Storyteller tips before you leave for your coverage

Nikon D4, AF-S NIKKOR 14-24mm f/2.8G ED, ISO 1800, ƒ/5.6, 1/500

Last June, I was in Bucharest, Romania, teaching the Storytellers Abroad Workshop. I will fly to Managua, Nicaragua, to teach the same workshop with my friends Jeff Raymond and James Dockery in just a few days.

Let me give you a few tips for storytelling that we are doing this week before the class goes to Managua.

Nikon D4, AF-S NIKKOR 14-24mm f/2.8G ED, ISO 1000, ƒ/5.6, 1/500

I had never traveled for any story that I did not have an idea of who and what the story was before I left my house. You need to prepare as much as possible, and if things change, that is OK, but don’t go unprepared.

Every one of the students will have a person/story that they will produce into a video story. Typically for the working professional, if you are traveling overseas, you will most likely have a month or more to prepare for your story due to the logistics of traveling.

Once you have the contact information of your subject, please do all you can to correspond with them as soon as possible. Sometimes I have not had the luxury of working directly with the subject. During those times, I worked with the NGO staff person on the ground in that country. Often with church organizations, this was the missionary.

Nikon D4, AF-S NIKKOR 14-24mm f/2.8G ED, ISO 1000, ƒ/5.6, 1/500

Most of the time, someone with an organization has identified a person and tells you their story. Often in the interview process, the story can evolve or change. I always use this storyline to formulate questions to help “flesh out” the story. To flesh out something is to give it substance or make it fuller or more complete.

A few times in my career, I was able to do so much research before I arrived that the story had little changed. I had asked enough questions that I felt comfortable and could tell the story as I understood it back to the subject to be sure I was on target.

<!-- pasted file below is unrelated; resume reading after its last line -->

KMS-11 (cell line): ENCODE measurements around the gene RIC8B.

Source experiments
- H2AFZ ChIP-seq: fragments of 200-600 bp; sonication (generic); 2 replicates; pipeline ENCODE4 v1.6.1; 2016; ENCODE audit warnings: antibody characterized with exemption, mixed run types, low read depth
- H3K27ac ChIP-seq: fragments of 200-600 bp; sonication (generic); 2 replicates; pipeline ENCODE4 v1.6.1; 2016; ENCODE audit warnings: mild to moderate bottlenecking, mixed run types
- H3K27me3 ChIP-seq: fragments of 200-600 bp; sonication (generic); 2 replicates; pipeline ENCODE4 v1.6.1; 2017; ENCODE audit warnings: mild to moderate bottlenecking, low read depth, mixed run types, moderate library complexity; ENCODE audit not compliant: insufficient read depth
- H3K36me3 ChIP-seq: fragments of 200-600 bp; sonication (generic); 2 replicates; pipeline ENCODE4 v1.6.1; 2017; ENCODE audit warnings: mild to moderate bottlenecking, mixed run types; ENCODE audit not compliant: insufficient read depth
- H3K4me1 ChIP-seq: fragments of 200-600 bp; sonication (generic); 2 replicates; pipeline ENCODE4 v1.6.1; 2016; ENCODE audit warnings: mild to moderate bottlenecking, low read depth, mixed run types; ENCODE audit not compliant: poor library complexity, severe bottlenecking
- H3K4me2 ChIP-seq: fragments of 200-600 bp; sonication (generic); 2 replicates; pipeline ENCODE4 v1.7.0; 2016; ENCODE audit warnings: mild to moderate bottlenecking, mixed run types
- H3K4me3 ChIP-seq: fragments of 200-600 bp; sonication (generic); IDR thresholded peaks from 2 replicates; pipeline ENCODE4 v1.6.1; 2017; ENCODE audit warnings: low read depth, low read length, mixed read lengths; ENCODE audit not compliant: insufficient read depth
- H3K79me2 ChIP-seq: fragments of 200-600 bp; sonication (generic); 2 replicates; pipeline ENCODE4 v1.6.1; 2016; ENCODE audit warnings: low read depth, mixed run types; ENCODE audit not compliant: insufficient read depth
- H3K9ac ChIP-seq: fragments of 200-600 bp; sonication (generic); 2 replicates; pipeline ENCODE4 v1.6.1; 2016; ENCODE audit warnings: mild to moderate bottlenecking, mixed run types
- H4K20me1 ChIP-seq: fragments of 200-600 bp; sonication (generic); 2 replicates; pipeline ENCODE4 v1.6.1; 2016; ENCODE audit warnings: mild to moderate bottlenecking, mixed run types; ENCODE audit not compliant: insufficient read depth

When that happens, I have an outline with the text/verbal part of the story and a visual shot list that I would use as a b-roll. In addition, interviews and documentary films may describe secondary footage that adds meaning to a sequence.

Nikon D750, AF-S NIKKOR 28-300mm f/3.5-5.6G ED VR, ISO 1100, ƒ/4, 1/100

Besides interviewing the subject, I also spend a lot of time researching the country and the region. Before the internet, this meant going to the library and pulling all the books I could find and periodicals on the land. Today with Google, this process is so much easier.

I also love to read if I can find documentary novels on a culture. Sarah Vowell is one such writer who views history with a visitor’s eye. She wrote Unfamiliar Fishes, the short and awful history of Western intervention in Hawaii, up to the U.S. annexation of the kingdom in 1898.

Sometimes a novel can help you feel like you have been somewhere before you have experienced it. For example, I know many people who have read Pat Conroy’s book South of Broad feel like they know that area of Charleston, SC, just from reading the book.

Nikon D4, AF-S NIKKOR 28-300mm f/3.5-5.6G ED VR, ISO 100, ƒ/8, 1.6 sec

Now the other thing that is cool with Google is when you research a location like Seattle, Washington, you can narrow that search to see images.

Google images are a great way to get ideas on some establishing shots for the beginning of your story. When I did all this homework before I showed up in a city, I already got the street addresses and knew what the best time of day to shoot that skyline shot was. It is on my calendar with all the other appointments with the subject before I leave for the trip.

Tips Summary

  • Identify the story/subject before you go.
  • Contact your subject and find out all you can before your trip
  • Research the area you are going
  • Find as many photographs of the area before you go.